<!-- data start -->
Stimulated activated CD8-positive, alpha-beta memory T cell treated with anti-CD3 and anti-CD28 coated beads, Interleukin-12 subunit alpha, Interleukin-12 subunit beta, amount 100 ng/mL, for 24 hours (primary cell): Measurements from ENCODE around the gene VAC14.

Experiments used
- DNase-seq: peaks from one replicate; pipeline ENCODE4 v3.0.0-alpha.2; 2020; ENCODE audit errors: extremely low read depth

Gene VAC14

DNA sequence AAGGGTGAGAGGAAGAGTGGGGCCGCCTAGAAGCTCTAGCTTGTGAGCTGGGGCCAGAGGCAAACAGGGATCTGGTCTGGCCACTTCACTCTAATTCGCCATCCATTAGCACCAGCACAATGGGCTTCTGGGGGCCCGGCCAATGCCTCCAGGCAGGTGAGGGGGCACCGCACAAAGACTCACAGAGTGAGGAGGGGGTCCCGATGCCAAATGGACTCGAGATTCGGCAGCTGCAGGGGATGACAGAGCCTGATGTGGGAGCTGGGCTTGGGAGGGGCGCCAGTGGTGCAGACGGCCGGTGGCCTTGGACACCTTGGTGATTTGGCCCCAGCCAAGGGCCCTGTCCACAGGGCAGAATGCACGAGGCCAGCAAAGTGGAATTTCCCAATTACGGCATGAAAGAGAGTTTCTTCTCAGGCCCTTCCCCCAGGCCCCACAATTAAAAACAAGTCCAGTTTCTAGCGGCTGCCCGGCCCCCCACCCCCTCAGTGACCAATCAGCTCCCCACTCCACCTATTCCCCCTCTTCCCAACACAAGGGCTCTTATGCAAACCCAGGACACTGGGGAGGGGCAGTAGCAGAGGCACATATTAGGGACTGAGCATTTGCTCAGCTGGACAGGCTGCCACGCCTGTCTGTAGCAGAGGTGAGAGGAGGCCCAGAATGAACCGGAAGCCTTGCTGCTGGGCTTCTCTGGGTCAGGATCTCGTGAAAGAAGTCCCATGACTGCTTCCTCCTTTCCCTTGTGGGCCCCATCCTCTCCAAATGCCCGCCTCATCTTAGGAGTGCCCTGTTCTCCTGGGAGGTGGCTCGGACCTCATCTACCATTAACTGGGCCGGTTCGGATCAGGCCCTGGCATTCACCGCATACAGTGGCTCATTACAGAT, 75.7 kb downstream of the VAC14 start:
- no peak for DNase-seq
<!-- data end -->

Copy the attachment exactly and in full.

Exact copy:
Stimulated activated CD8-positive, alpha-beta memory T cell treated with anti-CD3 and anti-CD28 coated beads, Interleukin-12 subunit alpha, Interleukin-12 subunit beta, amount 100 ng/mL, for 24 hours (primary cell): Measurements from ENCODE around the gene VAC14.

Experiments used
- DNase-seq: peaks from one replicate; pipeline ENCODE4 v3.0.0-alpha.2; 2020; ENCODE audit errors: extremely low read depth

Gene VAC14

DNA sequence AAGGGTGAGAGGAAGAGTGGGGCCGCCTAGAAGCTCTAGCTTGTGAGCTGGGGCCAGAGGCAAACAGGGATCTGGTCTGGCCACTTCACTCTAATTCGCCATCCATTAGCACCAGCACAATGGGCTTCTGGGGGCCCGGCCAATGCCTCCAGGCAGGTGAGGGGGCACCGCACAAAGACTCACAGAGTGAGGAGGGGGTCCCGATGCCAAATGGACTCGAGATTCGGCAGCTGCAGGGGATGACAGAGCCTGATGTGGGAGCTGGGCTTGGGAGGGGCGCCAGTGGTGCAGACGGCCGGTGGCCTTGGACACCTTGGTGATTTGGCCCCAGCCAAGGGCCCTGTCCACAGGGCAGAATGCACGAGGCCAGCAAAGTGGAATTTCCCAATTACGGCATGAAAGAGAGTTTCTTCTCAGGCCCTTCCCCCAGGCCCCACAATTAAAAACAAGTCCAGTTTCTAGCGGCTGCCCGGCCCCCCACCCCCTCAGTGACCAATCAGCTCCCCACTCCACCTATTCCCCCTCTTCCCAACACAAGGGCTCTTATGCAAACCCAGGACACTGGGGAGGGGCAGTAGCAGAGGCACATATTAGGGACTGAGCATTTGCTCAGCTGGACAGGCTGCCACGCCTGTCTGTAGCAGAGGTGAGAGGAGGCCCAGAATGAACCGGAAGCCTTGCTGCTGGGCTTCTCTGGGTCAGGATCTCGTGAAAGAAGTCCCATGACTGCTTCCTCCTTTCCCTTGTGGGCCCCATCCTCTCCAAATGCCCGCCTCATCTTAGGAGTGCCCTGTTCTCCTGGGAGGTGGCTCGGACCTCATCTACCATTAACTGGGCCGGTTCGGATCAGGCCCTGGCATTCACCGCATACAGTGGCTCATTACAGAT, 75.7 kb downstream of the VAC14 start:
- no peak for DNase-seq